“Broadway Full Out” from Fit for Broadway Apparel
(click HERE or click the picture!)
NOTE FROM ERIC: Hi there, my name is Eric and I’m currently in “On Your Feet!” at the Marquis Theatre on Broadway. When I’m not living in this gorgeous world with my beautiful show family eight times a week, I like to hang out with my one true love…New York City. I’m a man of many hats, but never forget that this city is the only place where I can wear them all and the fuel that allows me to handle this crazy balancing act.
Q: Eric, I loved seeing you in On Your Feet! It’s no secret it’s one of my favorite shows :):) And it’s your debut! What was your journey like to Broadway?
A: Haha, it’s actually kind of a crazy circumstance how it all happened. Like most actors, I have played so many regional theatres all around the country and built up a nice resume in my time here in NYC. I also balance work on the other side of the table and in the last few years found myself really veering in that direction and auditioning less and less. In March of this past year, after another long arduous audition season, I called my agents (mind you, I had just begun working with them) and told them that I was officially done performing and that my decision was final. I let go of two summer shows I had booked and was ready to make a clean break. Cut to three weeks later when my agents call me and say that I was called in for a show, and that they know I’ve “quit,” but that I should really take a minute and think about going in. It was the new Gloria Estefan musical, “On Your Feet,” and as a first generation Cuban from Miami, how could I at least not give it one last go? Well, one last go it was and within 48 hours of going in, I had booked my Broadway debut. Two things I learned from this:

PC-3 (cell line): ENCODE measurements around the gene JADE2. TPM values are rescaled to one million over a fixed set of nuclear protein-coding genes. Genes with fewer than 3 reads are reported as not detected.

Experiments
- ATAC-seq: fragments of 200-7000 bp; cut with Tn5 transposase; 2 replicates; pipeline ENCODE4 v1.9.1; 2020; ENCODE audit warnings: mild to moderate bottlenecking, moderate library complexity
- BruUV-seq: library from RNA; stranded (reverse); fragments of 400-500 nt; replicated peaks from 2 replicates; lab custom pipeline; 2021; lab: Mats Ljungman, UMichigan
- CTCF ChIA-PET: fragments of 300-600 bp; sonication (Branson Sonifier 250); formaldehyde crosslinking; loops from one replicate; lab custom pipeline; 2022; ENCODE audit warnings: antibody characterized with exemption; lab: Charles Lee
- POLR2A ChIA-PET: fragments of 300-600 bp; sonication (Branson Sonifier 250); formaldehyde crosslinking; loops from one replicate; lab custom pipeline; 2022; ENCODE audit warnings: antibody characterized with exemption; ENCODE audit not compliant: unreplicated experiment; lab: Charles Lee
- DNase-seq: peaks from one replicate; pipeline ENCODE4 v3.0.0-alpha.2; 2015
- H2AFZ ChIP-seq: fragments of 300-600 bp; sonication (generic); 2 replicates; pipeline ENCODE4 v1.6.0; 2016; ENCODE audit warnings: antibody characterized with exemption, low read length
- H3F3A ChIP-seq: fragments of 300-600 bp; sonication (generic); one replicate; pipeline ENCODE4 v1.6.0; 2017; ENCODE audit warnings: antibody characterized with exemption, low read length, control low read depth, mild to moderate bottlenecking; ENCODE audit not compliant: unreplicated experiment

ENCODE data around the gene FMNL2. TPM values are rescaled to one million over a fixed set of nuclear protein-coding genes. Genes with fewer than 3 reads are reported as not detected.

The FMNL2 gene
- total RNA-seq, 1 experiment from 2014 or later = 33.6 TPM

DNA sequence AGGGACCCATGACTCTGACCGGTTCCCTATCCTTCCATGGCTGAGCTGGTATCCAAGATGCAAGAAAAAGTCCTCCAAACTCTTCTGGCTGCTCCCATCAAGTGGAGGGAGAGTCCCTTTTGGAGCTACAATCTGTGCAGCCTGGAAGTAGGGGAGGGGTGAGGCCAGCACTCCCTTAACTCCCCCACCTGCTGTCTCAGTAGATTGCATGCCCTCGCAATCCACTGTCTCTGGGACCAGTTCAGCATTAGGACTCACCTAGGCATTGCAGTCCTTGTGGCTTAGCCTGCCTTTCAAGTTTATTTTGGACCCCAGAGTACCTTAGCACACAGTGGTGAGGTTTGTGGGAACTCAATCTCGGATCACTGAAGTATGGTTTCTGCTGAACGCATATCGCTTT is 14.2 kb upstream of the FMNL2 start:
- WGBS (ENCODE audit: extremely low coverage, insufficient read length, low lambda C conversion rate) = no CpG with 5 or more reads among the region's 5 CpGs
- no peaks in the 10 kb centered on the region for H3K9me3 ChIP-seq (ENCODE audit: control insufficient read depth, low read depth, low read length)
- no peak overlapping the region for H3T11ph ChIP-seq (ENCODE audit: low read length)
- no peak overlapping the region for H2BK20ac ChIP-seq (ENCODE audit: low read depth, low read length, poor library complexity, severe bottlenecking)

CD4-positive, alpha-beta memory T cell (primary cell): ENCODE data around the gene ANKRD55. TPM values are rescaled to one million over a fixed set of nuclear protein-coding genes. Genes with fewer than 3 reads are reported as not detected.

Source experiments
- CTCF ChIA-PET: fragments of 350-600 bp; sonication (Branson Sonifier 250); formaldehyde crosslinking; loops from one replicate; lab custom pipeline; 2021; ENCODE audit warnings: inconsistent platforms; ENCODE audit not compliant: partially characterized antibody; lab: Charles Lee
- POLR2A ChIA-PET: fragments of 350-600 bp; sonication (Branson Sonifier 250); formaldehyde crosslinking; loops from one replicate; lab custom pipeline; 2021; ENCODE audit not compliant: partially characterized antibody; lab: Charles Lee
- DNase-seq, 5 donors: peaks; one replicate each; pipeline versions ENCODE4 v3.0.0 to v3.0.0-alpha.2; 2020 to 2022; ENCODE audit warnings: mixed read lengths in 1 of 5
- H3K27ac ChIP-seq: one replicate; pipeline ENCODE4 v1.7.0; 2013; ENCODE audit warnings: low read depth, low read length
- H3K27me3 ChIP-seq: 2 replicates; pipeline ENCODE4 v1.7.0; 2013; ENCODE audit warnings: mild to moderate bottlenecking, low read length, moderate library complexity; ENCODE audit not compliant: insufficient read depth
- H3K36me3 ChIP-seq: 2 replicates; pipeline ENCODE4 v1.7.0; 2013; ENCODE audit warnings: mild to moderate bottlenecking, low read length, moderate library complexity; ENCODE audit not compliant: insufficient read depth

- Listen even more closely to the Universe. It’ll really tell you when it’s time to let something go. Clearly I wasn’t really ready yet.
- The age old story about “You’re gonna walk into the right room one day and book that big job” is ABSOLUTELY true. Hold fast, I swear to you it’s completely true and you will feel it when you are in THAT room.
Q: You haven’t always been on the performing side of this industry, right?
A: Yup. I am also a writer and a director. I am in the process of bringing a beloved musical back to NYC in a new reinvented take. I just sold my first play and it will premiere Fall of 2016 and I have two musicals that I wrote the book for that are in talks to premiere in full production in the near future. Who needs sleep? Creativity and powerful stories are my fuel 😉
Q: I love keeping up with your “Snatched” journey at Mark Fisher Fitness on your Instagram! Can you tell us a little about it?
A: Well, I’ve known Mark Fisher since I first moved to NYC. Back then he was an actor with whom I had fierce political discussions (we were both Team Obama early on) and I remember him always having protein rich portioned out meals in Tupperware. I’ve been so proud watching his success and that someone with an idea followed it through to fruition and created an empire. As far as I was concerned, I had no interest in being a “ninja” or a “unicorn” or any of the stories I had heard from friends who were getting “snatched.” Well, it takes a big man to admit when he is wrong, so I’m gonna just proudly say it…I WAS WROOOOOONNNG! After 6 weeks of Snatched, I have not only become new person physically, but I have learned technique and gained tools that I would have never have had, had I not walked into MFF. The discipline I gained alone is worth every penny I put into it. Proud Ninja here.